Japanese Health Insurance Options for Expats and International Citizens
From teaching English as a second language to working in the high-tech sector, Japan’s expat scene is diverse and dynamic. You’re just as likely to find an entire family relocating in their 40s to start new careers as you are to see university students taking a year or two to work, save, and travel. Happily, no matter what their career path, there are excellent options for health insurance in Japan for foreigners.
Overview of Japan Health Insurance
Japan has had universal coverage since 1961 – and foreigners can be a part of the system. Under the current healthcare system in Japan, 70% of the cost associated with medical appointments, hospital visits, tests, and prescriptions are billed to the government. Patients are responsible for the remaining 30%. In some circumstances, largely dependent on income, the patient’s share can be even less, either 20% or even 10%.
The 70% which the government is responsible for paying is covered through income generated through two systems, known as SHI and NHI. SHI, or social health insurance, is the program that all full-time employees of medium and large-sized companies are automatically enrolled in. Approximately 5% of their salary is held back as a health-based deduction. This amount is matched by the employer.
Those who are self-employed or work for small businesses contribute to the national health insurance program or NHI. Their actual contribution varies by income and the process is a bit more arduous compared to the SHI. Residents are required to complete their paperwork at one of 47 regional administrative districts.
Global Health Insurance in Japan for Foreigners
We have selected some of our most popular private health insurance plans and are providing them to you to guide you in your search for medical insurance in Japan. The following providers are of the highest quality for product design and customer service. We stand behind these medical insurance companies and are available to all of our clients to support you during the entirety of your term with the medical insurance plan you choose.
Best Japanese Health Insurance for Foreigners in Japan
The Cigna Global plan is available to all Expats and international citizens living in Japan. It is comprehensive, offer a range of coverage and pricing options, and have excellent service. Click on the link below to learn more about the many options available with Cigna Global. Request a quote today to get pricing and cost information.
- The flexibility to tailor a plan to suit your individual needs
- Access to Cigna Global’s trusted network of hospitals and doctors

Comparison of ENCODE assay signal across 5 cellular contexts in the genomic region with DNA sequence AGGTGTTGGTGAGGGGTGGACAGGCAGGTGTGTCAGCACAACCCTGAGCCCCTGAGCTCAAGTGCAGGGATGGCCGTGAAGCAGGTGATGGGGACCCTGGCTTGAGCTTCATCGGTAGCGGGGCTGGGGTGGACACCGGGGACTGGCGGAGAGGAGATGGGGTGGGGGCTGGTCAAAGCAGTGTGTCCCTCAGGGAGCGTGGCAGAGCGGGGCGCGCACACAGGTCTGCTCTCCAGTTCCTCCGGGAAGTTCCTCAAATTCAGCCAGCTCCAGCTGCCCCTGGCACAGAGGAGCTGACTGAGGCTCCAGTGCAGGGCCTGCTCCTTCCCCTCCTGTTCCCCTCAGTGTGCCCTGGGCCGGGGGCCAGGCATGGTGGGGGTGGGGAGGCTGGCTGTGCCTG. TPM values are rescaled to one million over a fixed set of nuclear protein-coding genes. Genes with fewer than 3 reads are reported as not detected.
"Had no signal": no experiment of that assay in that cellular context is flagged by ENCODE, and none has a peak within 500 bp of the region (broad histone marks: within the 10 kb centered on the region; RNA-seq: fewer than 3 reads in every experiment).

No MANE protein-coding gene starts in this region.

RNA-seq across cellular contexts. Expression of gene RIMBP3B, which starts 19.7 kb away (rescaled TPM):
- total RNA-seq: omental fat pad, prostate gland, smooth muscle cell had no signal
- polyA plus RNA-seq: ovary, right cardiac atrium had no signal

- The convenience and confidence of 24/7/365 customer service
Best Health Insurance for Americans in Japan
US citizens or Expats living in Japan may want a specific plan that is tailored to their specific needs. The GeoBlue Xplorer plan provides high-quality benefits, premier service, and a variety of options allowing you to tailor coverage to your specific needs. The plan provides up to 9 months of coverage in the USA each year (compared to other plans that will limit coverage in the US to 3-6 months per year). Finally, if you do need care back in the USA, you have access to the Blue Cross / Blue Shield network of hospitals and doctors. Outside of the USA, the Xplorer plan provides a premium network of doctors and hospitals so you can be assured of access to quality care anywhere in the world.
- Premium Benefits, Coverage and Service
- Define your deductible and prescription benefits
- For Foreigners in the US or US citizens abroad
Cost of Health Insurance in Japan for Foreigners
The cost of health insurance in Japan will vary depending on many factors, primarily your age, the level of cover you desire, and the plan you choose. The cost for a 45-year-old single man with a Cigna Global plan range from $200 to $500 per month, depending on the benefits you choose and your country of nationality.
How Expats In Japan Can Qualify for Local Japanese Health Insurance Cover
Foreign residents who intend to reside in Japan for 3 months or longer can join NHI. This applies even to those who are working for the medium and large-size companies associated with the SHI program. SHI requires one year to come into effect. Thus, in the beginning, it’s NHI for nearly everyone. However, until your application is completed and approved, you are on your own for health insurance costs and should carry your own insurance.
Overall, SHI is more economical than NHI. The cost of SHI is split between employee and employer. Furthermore, SHI includes coverage for family members, NHI does not. Therefore, if one family member is working and covered by NHI, the remaining family members will need to apply on their own. As well, unemployed people are required to register with NHI.